Religious Minorities

In The Future, Let’s Skip This Breakfast

  Rob Boston

The National Prayer Breakfast was held this morning. Last year, I noted that this annual event was less alarming than it had been under President Donald Trump but still annoying. My opinion hasn’t changed.

U.S. Sen. Chris Coons (D-Del.), one of the organizers for the breakfast, told Religion News Service, “I think this year is a positive reset that allows us to focus on the original mission of the prayer breakfast, which was a much narrower engagement between Congress, the president, and some inspirational singers and speakers.”

Coons is undoubtedly sincere, but I’m afraid the National Prayer Breakfast is beyond rehabilitation. It’s sponsored by a shadowy Christian nationalist group called the Fellowship Foundation (AKA The Family), which came up with it during the Dwight D. Eisenhower administration as a way to minister to the powerful. These days, it’s mainly a hollow show of piety during which politicians in D.C. pretend to be united in prayer before they return to partisan sniping.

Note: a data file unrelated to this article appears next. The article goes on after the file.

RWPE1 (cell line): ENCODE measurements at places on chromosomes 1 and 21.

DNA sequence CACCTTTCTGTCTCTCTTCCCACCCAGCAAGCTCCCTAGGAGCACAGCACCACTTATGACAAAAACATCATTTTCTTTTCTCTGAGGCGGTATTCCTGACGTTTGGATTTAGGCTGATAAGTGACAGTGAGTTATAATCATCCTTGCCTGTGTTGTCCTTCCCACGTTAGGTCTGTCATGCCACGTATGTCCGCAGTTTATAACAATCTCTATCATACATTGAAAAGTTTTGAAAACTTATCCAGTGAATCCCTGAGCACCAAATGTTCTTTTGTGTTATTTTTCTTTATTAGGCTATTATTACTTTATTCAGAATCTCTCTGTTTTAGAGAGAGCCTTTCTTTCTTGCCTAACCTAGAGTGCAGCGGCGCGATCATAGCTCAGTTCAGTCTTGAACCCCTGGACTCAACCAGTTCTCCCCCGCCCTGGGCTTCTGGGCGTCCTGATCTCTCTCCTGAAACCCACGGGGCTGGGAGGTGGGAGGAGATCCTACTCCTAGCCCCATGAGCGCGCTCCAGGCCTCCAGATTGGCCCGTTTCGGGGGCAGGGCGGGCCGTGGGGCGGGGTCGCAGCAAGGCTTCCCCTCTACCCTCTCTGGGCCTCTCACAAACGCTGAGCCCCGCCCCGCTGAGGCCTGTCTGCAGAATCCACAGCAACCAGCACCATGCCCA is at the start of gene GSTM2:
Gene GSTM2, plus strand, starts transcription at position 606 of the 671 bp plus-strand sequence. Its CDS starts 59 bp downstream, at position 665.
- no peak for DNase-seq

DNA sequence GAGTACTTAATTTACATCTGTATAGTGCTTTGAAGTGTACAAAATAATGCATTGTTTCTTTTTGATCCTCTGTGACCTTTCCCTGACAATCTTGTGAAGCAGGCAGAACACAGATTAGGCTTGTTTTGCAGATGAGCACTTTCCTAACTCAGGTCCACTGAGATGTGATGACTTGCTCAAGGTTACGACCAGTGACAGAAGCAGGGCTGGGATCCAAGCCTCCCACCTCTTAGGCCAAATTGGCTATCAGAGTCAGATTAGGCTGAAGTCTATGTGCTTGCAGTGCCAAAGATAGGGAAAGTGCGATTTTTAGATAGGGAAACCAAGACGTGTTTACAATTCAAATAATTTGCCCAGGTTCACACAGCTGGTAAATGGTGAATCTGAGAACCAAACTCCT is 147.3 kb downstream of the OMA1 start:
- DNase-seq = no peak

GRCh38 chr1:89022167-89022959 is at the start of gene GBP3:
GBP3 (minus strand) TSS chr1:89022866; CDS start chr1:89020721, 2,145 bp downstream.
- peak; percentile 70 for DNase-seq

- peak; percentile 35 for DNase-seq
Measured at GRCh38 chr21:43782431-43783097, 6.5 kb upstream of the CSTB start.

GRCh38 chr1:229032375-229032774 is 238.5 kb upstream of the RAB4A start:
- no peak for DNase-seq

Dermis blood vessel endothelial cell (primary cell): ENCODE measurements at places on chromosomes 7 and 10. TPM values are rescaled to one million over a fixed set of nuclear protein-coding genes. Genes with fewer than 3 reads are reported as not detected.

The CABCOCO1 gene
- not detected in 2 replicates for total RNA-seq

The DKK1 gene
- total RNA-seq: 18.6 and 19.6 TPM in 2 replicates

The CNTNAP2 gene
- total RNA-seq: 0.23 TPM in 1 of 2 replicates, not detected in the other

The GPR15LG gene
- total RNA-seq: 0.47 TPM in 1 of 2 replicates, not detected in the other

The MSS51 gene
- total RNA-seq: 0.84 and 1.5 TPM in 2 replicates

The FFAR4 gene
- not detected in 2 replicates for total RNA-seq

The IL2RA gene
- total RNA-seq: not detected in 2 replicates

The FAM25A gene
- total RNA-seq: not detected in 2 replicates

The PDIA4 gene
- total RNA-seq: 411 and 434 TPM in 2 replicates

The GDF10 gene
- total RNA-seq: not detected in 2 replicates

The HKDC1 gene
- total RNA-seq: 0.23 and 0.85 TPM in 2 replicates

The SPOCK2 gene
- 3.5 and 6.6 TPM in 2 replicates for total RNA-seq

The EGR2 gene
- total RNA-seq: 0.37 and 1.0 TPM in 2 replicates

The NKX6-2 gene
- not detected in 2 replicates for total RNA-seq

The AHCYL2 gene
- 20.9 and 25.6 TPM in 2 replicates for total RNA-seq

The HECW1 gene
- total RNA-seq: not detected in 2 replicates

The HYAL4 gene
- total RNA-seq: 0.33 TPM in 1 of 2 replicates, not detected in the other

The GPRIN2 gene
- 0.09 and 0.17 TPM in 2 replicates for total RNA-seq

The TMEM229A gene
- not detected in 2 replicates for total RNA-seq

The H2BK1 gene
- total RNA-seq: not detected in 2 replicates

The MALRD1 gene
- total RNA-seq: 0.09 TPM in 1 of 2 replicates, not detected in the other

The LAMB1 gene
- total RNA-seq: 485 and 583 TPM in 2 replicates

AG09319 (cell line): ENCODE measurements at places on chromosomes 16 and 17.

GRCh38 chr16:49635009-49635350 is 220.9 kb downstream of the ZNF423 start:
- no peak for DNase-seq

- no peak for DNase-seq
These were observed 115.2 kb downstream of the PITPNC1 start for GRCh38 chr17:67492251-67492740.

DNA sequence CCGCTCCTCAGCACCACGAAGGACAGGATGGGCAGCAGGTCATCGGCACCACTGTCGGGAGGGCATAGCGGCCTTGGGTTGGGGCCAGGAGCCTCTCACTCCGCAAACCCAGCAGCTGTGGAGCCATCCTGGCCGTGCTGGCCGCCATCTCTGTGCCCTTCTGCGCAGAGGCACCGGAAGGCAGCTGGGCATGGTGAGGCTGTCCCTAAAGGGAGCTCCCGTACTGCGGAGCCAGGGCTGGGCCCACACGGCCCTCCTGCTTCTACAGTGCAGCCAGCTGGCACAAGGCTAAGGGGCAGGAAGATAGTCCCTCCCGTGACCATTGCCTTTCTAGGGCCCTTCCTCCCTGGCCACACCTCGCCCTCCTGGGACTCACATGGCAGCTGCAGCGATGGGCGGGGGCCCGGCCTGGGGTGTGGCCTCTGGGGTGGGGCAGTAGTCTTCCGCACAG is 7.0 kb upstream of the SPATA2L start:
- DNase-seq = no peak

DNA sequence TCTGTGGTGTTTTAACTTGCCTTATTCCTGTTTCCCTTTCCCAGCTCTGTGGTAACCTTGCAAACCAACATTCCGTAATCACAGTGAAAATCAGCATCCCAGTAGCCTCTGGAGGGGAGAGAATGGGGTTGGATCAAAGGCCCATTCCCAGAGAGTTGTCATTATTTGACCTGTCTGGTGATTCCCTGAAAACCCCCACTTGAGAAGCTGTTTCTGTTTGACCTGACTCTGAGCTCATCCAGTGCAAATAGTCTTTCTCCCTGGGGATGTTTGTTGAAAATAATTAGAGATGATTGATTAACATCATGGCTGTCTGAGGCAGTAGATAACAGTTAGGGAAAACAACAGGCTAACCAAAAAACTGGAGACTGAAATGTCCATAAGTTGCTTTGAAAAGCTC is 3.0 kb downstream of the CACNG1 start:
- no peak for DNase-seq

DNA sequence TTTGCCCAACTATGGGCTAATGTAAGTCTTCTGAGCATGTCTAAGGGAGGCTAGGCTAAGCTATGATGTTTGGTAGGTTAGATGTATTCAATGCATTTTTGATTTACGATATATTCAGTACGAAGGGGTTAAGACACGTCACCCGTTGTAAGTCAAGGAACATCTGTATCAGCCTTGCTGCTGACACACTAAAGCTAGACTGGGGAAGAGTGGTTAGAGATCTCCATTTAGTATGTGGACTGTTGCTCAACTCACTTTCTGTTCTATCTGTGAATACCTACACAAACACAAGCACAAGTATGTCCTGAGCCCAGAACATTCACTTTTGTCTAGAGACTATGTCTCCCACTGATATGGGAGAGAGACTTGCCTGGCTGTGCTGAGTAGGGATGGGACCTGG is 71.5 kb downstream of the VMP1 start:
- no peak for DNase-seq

The event, which featured remarks by President Joe Biden and Vice President Kamala Harris, is privately sponsored and normally takes place in a hotel. This year, due to concerns over COVID, the breakfast was smaller in size and was held in the visitor’s center of the U.S. Capitol. That only makes things worse. The people’s house shouldn’t be used for what is essentially a Christian worship service.

The National Prayer Breakfast is an empty exercise in “civil religion,” which many truly devout people would say isn’t meaningful religion at all. It sends a message of exclusion to the millions of Americans who are not Christian or not religious. Rather than try to rebuild it, we should just discard it.

(Photo: Screenshot of President Joe Biden speaking at the National Prayer Breakfast, via C-SPAN 2)

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